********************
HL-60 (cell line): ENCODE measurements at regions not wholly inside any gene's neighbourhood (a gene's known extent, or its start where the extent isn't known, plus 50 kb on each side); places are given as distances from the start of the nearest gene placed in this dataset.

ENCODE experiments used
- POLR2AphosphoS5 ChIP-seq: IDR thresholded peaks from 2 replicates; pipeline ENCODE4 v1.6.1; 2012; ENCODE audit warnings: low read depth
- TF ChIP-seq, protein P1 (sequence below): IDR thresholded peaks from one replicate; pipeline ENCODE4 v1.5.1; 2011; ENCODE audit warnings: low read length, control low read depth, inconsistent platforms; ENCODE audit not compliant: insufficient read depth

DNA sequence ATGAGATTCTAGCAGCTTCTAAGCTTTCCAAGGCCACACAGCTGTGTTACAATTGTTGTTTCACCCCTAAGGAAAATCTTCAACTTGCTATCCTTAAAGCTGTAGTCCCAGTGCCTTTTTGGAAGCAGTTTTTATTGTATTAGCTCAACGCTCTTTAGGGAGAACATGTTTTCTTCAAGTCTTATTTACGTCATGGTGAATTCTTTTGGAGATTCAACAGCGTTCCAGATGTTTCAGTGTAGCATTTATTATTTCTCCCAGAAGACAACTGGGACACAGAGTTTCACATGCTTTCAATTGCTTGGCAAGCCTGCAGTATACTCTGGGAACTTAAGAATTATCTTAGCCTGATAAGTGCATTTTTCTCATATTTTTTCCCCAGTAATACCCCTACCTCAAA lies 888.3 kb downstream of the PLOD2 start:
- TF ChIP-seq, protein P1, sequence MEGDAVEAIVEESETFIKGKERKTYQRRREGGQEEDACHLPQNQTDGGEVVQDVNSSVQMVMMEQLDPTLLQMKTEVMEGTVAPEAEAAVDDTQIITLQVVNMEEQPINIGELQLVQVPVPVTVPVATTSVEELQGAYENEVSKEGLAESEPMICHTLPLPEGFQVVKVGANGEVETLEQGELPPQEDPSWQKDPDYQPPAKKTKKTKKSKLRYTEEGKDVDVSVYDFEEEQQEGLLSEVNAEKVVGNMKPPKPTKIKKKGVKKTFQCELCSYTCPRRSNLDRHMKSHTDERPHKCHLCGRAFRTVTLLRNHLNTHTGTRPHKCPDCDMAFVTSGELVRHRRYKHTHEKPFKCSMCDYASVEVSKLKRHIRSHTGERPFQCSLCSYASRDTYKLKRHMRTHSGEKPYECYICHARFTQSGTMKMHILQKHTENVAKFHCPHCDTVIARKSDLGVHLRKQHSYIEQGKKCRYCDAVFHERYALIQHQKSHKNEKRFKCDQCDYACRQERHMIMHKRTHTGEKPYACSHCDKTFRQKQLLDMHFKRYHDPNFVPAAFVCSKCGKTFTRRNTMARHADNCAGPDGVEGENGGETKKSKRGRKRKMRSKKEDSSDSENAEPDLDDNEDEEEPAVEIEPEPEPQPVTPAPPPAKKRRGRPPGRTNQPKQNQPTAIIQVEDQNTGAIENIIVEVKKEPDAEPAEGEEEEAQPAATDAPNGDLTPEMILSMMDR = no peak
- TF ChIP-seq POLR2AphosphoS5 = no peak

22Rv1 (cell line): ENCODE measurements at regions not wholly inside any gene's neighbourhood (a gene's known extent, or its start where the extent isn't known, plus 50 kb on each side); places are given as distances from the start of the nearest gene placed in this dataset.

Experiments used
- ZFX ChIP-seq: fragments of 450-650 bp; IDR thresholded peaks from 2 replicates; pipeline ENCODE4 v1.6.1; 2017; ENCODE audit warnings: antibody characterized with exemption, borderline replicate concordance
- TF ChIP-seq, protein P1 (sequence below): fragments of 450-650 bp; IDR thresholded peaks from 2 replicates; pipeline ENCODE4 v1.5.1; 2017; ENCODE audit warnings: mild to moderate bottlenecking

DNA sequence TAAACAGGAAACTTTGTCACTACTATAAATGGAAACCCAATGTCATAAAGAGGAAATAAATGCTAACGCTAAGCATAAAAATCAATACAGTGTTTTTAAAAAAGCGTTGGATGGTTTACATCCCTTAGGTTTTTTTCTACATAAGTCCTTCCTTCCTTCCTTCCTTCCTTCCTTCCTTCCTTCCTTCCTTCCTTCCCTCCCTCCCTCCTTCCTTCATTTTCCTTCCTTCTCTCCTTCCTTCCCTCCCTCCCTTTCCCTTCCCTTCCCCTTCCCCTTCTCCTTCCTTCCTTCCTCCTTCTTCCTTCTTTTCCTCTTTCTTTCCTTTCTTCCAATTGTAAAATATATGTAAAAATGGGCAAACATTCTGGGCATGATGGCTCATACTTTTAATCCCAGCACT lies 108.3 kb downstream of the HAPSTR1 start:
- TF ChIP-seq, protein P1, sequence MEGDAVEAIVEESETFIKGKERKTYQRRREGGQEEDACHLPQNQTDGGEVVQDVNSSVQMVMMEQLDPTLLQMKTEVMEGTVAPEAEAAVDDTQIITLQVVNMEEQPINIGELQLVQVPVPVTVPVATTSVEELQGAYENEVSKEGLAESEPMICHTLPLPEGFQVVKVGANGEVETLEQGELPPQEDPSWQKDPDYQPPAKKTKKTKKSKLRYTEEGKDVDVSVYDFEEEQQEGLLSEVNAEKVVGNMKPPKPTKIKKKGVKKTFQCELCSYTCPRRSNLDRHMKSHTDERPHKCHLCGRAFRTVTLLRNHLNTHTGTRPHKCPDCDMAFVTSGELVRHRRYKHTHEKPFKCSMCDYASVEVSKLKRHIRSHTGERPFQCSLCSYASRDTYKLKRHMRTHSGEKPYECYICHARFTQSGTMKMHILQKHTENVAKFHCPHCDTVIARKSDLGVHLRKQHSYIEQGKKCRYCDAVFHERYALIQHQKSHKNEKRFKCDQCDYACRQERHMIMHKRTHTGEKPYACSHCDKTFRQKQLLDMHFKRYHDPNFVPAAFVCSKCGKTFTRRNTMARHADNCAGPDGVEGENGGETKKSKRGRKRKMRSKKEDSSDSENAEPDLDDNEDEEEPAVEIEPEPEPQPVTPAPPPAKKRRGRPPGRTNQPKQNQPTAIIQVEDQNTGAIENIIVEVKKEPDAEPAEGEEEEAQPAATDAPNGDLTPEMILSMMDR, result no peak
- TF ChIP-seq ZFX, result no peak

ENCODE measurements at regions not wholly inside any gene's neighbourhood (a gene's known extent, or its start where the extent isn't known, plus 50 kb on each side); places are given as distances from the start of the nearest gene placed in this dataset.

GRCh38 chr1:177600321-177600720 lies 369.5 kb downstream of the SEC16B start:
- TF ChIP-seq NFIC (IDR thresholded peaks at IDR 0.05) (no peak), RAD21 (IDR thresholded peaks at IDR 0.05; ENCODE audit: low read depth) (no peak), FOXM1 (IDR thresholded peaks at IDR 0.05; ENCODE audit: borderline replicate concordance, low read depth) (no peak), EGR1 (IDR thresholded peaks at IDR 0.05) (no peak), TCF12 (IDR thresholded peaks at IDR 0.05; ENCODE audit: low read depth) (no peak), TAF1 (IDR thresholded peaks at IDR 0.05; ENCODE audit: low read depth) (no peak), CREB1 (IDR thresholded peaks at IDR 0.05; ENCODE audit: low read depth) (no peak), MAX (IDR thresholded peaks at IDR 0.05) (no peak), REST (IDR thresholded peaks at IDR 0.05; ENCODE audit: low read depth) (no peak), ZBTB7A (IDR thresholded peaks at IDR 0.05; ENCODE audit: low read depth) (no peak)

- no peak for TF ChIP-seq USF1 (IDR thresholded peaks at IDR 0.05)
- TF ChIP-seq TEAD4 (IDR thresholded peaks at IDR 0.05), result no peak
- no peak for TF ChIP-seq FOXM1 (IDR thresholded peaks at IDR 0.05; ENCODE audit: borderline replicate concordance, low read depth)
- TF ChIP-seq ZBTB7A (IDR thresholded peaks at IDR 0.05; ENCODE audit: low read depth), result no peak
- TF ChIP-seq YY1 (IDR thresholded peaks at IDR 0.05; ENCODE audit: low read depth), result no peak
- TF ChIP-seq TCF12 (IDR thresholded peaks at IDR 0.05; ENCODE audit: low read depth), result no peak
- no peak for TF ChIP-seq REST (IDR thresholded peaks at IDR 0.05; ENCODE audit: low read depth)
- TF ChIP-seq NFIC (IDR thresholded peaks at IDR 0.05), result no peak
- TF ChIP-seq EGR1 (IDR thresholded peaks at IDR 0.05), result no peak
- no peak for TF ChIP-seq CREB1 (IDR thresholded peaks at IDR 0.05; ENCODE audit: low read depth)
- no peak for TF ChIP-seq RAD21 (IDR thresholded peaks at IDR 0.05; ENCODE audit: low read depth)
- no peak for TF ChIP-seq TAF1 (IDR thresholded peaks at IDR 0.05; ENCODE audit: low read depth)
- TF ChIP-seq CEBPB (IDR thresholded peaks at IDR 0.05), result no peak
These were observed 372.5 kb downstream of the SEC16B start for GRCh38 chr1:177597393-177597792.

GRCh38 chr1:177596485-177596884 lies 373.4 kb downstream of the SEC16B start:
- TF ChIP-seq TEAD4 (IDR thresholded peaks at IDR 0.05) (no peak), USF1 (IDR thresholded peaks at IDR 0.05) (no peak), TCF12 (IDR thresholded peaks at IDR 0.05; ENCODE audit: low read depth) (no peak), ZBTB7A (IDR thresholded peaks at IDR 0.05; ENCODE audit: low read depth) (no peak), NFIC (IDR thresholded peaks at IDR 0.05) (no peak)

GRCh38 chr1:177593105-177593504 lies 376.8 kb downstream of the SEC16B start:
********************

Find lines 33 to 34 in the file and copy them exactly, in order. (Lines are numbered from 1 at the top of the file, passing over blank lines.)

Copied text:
- TF ChIP-seq TEAD4 (IDR thresholded peaks at IDR 0.05) (no peak), USF1 (IDR thresholded peaks at IDR 0.05) (no peak), TCF12 (IDR thresholded peaks at IDR 0.05; ENCODE audit: low read depth) (no peak), ZBTB7A (IDR thresholded peaks at IDR 0.05; ENCODE audit: low read depth) (no peak), NFIC (IDR thresholded peaks at IDR 0.05) (no peak)

GRCh38 chr1:177593105-177593504 lies 376.8 kb downstream of the SEC16B start: